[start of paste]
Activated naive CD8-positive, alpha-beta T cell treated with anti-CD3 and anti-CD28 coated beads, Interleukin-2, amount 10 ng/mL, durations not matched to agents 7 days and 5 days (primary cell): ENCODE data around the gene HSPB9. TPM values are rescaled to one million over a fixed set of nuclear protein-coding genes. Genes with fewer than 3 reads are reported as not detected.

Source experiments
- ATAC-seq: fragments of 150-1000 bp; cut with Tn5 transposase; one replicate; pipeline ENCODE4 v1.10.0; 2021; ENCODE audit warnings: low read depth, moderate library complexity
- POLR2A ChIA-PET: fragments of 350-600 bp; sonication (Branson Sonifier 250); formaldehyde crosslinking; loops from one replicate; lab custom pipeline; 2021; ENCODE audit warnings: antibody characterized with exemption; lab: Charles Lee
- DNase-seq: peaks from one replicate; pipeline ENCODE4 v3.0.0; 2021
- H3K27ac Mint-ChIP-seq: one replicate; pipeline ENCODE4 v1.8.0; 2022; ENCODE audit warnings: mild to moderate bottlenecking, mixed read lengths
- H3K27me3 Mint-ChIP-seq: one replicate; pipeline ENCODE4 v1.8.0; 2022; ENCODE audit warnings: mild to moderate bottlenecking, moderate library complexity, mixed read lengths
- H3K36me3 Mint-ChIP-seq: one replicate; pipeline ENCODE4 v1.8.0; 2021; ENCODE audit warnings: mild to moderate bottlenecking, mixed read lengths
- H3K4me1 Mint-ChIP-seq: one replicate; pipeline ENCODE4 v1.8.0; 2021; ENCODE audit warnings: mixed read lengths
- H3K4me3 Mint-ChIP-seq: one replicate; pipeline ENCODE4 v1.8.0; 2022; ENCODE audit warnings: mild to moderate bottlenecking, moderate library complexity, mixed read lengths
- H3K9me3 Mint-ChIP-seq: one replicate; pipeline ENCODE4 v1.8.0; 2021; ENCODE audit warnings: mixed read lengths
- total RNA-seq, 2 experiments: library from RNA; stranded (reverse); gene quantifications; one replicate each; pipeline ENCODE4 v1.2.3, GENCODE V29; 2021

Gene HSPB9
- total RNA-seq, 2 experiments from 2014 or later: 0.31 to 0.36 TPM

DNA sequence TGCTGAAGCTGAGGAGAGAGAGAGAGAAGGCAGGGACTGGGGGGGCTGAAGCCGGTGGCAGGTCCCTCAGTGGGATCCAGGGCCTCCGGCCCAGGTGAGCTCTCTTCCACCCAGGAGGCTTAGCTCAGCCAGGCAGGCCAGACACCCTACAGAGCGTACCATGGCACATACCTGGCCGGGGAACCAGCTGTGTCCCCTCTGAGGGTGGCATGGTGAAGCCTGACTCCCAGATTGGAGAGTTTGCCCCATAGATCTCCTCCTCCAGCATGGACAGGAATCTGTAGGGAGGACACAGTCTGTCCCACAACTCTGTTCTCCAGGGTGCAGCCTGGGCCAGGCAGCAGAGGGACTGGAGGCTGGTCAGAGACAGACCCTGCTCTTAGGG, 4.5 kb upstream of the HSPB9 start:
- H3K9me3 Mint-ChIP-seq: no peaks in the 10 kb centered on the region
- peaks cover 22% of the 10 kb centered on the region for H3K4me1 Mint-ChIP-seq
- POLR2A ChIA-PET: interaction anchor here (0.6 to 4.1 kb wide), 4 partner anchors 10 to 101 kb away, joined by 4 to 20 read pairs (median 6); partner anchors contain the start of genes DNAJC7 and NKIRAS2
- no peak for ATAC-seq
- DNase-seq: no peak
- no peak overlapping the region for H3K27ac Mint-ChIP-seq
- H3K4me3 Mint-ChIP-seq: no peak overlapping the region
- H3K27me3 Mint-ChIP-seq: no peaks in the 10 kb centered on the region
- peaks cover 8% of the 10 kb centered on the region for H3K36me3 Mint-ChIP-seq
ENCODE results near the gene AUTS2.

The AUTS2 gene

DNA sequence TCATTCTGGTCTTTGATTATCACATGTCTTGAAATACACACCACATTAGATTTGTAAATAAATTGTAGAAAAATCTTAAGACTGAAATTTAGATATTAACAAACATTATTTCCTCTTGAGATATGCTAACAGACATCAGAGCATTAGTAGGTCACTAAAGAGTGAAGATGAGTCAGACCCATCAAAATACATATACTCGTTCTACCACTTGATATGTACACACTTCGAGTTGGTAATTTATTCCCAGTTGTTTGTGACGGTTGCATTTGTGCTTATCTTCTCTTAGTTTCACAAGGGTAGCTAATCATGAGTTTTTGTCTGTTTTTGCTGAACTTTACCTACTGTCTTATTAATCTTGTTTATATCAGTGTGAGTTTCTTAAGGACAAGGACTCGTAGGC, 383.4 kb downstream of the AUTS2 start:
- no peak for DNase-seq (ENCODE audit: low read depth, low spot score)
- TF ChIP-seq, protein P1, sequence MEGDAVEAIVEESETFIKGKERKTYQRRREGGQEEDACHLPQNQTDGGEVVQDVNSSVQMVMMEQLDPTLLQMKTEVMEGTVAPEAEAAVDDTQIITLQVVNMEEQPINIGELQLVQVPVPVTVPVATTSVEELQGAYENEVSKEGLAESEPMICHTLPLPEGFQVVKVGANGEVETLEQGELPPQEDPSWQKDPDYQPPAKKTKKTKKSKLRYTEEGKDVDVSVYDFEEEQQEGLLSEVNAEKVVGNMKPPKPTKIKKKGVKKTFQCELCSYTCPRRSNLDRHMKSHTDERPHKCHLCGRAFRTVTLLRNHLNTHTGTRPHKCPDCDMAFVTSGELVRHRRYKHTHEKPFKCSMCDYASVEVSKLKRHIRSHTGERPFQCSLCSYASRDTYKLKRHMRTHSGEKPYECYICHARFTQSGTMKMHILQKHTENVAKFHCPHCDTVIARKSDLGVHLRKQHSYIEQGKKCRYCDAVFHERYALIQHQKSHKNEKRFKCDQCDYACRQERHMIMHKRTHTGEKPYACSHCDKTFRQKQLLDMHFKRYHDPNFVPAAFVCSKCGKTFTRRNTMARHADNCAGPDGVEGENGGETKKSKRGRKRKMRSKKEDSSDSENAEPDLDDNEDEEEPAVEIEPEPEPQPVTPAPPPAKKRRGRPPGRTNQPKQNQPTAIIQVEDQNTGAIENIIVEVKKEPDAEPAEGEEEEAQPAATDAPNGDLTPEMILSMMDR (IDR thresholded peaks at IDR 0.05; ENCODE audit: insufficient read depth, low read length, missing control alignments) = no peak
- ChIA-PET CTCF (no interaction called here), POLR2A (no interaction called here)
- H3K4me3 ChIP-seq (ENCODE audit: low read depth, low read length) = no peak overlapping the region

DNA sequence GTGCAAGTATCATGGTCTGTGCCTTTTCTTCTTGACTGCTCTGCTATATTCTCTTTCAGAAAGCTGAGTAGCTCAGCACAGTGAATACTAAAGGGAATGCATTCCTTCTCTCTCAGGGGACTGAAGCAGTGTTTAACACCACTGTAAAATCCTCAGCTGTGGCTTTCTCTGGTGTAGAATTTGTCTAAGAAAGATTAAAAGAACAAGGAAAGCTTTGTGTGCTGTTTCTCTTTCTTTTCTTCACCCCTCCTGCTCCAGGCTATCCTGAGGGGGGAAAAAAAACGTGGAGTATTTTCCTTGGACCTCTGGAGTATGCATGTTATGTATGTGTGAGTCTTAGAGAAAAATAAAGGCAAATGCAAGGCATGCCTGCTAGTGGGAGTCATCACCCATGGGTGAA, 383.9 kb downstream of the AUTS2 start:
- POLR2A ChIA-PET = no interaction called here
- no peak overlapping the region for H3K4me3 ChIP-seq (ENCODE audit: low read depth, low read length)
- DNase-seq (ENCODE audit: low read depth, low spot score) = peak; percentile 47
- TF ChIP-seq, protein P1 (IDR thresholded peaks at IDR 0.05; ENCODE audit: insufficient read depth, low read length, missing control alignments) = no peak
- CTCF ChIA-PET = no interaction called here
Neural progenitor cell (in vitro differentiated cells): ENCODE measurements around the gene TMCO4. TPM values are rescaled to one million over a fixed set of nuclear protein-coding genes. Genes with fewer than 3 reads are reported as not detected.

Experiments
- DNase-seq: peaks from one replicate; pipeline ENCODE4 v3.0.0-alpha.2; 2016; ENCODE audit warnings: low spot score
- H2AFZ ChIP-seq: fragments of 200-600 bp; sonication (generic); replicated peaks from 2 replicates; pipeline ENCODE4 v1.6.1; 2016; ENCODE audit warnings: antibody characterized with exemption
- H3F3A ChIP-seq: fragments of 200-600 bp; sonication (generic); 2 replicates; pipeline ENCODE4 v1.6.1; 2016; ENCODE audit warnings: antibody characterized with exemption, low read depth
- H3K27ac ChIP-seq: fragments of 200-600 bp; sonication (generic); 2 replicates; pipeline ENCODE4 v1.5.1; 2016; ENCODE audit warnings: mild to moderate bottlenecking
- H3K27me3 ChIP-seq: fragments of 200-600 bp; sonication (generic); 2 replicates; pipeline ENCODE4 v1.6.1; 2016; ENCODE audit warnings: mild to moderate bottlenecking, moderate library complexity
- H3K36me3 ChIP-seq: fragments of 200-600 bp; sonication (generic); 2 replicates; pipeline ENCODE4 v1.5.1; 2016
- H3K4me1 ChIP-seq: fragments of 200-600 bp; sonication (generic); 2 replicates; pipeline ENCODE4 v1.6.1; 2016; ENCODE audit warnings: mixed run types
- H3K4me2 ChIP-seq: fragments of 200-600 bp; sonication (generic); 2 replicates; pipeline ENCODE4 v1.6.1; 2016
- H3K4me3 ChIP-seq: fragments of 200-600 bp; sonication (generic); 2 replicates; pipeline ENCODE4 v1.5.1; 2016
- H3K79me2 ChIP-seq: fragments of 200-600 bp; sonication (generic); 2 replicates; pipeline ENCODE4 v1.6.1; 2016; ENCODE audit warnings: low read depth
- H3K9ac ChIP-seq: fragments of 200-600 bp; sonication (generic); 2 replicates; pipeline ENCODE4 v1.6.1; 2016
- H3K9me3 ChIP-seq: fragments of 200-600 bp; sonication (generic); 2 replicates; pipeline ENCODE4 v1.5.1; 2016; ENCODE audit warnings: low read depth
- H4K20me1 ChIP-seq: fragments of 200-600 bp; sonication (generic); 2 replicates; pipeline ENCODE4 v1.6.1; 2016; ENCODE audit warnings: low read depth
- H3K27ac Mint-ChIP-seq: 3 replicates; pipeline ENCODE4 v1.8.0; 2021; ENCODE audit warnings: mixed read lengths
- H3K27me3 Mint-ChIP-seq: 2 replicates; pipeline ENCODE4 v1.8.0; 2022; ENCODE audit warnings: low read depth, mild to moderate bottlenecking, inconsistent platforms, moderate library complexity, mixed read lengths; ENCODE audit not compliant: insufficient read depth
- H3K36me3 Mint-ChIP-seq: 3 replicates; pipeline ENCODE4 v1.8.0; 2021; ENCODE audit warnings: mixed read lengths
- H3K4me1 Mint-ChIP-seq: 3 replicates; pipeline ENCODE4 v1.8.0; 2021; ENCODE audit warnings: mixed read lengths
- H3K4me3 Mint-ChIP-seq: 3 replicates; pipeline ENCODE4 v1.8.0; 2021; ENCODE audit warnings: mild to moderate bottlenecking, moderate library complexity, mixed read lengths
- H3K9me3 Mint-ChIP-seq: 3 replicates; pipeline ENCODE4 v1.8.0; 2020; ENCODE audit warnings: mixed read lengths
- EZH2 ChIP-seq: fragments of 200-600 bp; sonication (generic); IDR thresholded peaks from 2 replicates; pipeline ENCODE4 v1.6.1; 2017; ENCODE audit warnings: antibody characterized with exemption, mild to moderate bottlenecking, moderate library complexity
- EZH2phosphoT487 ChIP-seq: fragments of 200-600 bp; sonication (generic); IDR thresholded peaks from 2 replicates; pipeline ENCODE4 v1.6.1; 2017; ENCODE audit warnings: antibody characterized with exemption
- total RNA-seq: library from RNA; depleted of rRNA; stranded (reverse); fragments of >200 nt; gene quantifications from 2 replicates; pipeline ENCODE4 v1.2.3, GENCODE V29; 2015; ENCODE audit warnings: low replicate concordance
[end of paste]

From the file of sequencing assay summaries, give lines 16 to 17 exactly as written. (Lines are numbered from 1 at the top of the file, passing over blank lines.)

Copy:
- H3K9me3 Mint-ChIP-seq: no peaks in the 10 kb centered on the region
- peaks cover 22% of the 10 kb centered on the region for H3K4me1 Mint-ChIP-seq